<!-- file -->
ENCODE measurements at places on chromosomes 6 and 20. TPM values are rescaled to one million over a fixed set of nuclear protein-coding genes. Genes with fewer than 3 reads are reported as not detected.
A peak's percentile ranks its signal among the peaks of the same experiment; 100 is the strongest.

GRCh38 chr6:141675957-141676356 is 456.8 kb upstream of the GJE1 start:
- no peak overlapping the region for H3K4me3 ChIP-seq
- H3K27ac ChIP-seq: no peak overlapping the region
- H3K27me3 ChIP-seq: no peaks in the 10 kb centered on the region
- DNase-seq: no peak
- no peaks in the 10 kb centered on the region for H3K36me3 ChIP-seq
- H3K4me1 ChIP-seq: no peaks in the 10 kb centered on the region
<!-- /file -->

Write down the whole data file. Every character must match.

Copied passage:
ENCODE measurements at places on chromosomes 6 and 20. TPM values are rescaled to one million over a fixed set of nuclear protein-coding genes. Genes with fewer than 3 reads are reported as not detected.
A peak's percentile ranks its signal among the peaks of the same experiment; 100 is the strongest.

GRCh38 chr6:141675957-141676356 is 456.8 kb upstream of the GJE1 start:
- no peak overlapping the region for H3K4me3 ChIP-seq
- H3K27ac ChIP-seq: no peak overlapping the region
- H3K27me3 ChIP-seq: no peaks in the 10 kb centered on the region
- DNase-seq: no peak
- no peaks in the 10 kb centered on the region for H3K36me3 ChIP-seq
- H3K4me1 ChIP-seq: no peaks in the 10 kb centered on the region